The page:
Inevitably, given that the “experts” were only sent information that supported a historic context for the alignment they all responded saying they thought it must be of historic date. They helpfully all added a few comments which sadly suggested that they were rather less expert in this field than one might have hoped, as many of their remarks betrayed a total lack of knowledge of the resource being assessed.

As far as I can tell no one with any real expertise in stone alignments was consulted and certainly nobody was sent the information needed to carry out an objective, balanced and impartial assessment.

How would you feel if you turned up at hospital with a broken ankle to be seen by an eye consultant who had been given notes on another patient?

A guest post by Dr Sandy Gerrard.

Our understanding of the past relies on carefully collecting information and piecing together the fragments to provide an insight into what happened in the distant or not too distant past. The process of converting the data from whatever source into explanations is called interpretation.  We all do this countless times every day. We see something and in order to understand what it is we interpret it and react accordingly. Our reactions are likely to be based on experience and so it is with archaeological interpretation. The better one understands a subject the better are the chances of coming to a fully justified explanation which consequently has more chance of being right or at least being close to the mark.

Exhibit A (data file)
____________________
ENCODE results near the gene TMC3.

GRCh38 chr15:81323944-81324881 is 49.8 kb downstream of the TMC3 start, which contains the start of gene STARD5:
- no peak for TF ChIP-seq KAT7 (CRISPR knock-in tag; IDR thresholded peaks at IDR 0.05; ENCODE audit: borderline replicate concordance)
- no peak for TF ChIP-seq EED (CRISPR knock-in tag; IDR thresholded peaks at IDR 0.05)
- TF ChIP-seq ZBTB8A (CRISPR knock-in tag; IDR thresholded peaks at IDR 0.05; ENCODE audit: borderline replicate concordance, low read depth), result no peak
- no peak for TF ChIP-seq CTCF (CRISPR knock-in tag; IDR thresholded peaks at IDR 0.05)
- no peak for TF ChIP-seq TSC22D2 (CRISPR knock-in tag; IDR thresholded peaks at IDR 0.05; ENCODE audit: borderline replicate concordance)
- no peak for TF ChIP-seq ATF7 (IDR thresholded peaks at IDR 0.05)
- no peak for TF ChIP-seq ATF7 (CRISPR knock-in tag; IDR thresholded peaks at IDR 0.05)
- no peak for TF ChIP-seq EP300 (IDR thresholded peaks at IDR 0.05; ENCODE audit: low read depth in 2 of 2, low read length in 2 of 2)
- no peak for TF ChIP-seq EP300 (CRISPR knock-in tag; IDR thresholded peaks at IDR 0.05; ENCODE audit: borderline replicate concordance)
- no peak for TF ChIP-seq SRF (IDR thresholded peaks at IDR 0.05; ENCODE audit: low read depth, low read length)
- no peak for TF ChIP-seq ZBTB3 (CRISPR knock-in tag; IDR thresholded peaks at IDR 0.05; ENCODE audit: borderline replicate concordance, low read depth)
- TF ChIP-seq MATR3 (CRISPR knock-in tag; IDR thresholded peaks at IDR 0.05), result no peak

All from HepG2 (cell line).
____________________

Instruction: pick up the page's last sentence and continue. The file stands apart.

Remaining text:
Sometimes there is very little data to go on, whilst on other occasions there may be loads and often it can be contradictory.  Interpreting archaeological data can therefore be very difficult and challenging and at the end of the process one may simply not be able to provide any answers and instead the reward maybe further questions. This I find an appealing aspect of archaeology and relish the opportunity to examine and re-examine ideas, theories and hypothesis.

Fundamental to the proper interpretative process is to embrace all the available evidence and to assess it comprehensively. Often much evidence still remains to be found and some may be hidden out of sight, but it is of paramount importance to ensure that at least the information that is readily available is used and used objectively.

A while back I was asked by Cadw if I would like to meet with them to discuss the situation at Mynydd y Betws. I responded positively saying:

“an on-site meeting would be most appropriate as some of the issues can only be properly considered there and we could then re-convene somewhere indoors to deal with the paperwork issues that are best dealt with out of the elements.” 

Pretty clear I would have thought. Cadw have offered a meeting and I have accepted.  Sadly in the perverse universe inhabited by Cadw, senior management were inexplicably informed that I had been:

offered a face-to-face meeting, which Dr Gerrard has refused”.